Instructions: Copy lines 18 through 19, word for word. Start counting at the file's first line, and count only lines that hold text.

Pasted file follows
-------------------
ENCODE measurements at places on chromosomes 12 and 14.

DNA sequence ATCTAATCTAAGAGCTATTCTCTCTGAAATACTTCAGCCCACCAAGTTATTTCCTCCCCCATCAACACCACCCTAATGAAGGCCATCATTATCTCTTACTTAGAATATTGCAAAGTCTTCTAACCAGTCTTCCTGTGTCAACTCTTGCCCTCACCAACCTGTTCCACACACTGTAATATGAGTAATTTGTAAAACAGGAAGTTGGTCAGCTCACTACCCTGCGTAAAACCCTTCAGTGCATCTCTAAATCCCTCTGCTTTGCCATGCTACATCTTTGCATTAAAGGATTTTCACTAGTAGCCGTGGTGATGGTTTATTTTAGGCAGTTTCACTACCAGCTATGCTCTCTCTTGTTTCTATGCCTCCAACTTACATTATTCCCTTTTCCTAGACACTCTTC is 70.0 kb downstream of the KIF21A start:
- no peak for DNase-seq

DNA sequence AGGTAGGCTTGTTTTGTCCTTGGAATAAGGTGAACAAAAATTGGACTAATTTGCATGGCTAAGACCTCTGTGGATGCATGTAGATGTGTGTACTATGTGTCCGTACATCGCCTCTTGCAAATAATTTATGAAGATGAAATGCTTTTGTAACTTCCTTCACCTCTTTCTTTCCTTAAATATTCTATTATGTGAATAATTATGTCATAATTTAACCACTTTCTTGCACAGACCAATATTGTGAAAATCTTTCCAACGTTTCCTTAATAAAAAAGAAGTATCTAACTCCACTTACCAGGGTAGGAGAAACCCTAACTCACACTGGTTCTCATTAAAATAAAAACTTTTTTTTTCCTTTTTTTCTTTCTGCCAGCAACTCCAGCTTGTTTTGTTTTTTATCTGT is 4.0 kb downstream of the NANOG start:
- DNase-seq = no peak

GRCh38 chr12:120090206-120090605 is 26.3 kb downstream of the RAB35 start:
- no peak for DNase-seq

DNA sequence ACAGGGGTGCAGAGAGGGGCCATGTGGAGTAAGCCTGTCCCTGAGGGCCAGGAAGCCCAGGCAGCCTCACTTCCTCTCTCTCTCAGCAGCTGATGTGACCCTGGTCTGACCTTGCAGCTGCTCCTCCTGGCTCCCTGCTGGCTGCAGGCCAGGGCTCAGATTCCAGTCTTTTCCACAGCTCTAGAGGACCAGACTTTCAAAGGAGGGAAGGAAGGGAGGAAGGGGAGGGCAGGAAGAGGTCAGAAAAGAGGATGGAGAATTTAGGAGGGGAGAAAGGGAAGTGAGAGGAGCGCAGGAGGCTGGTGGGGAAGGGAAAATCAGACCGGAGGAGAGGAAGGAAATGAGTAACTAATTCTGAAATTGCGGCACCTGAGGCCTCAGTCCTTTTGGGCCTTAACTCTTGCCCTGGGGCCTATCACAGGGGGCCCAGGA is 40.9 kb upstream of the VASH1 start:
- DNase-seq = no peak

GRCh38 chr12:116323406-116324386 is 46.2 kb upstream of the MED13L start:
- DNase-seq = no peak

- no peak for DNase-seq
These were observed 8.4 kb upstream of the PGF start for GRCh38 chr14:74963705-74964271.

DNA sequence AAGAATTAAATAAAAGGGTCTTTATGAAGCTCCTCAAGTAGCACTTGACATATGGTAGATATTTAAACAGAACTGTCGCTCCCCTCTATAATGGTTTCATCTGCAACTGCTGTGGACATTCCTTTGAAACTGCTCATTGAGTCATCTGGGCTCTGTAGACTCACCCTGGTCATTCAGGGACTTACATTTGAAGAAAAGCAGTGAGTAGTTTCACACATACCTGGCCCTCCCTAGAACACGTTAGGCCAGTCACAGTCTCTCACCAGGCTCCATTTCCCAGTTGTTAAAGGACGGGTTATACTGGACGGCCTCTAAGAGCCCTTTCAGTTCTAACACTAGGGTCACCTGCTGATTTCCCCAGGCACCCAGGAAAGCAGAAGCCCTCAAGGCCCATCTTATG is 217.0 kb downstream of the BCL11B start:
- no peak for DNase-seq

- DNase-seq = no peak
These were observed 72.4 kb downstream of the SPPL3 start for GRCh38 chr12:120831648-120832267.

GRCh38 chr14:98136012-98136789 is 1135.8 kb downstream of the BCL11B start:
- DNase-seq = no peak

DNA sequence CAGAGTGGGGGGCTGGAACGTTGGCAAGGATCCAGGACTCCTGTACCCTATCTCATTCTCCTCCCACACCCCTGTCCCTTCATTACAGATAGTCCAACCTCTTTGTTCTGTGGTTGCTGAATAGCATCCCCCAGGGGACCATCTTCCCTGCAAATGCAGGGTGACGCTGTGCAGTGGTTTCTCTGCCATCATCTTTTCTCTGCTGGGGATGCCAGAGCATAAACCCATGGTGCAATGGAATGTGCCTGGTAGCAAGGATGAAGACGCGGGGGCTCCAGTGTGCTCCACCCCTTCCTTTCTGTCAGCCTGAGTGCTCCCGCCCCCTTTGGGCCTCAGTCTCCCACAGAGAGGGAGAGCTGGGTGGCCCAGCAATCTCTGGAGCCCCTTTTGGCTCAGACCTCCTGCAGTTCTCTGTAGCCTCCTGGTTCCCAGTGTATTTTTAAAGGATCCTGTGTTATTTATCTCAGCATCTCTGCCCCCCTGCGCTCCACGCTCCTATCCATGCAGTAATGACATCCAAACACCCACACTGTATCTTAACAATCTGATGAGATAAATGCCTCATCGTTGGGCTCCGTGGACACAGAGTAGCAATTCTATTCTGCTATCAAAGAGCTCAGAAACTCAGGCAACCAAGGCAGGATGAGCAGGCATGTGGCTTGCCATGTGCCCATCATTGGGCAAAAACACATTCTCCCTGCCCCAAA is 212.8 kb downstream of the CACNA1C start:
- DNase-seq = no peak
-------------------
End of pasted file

GRCh38 chr14:98136012-98136789 is 1135.8 kb downstream of the BCL11B start:
- DNase-seq = no peak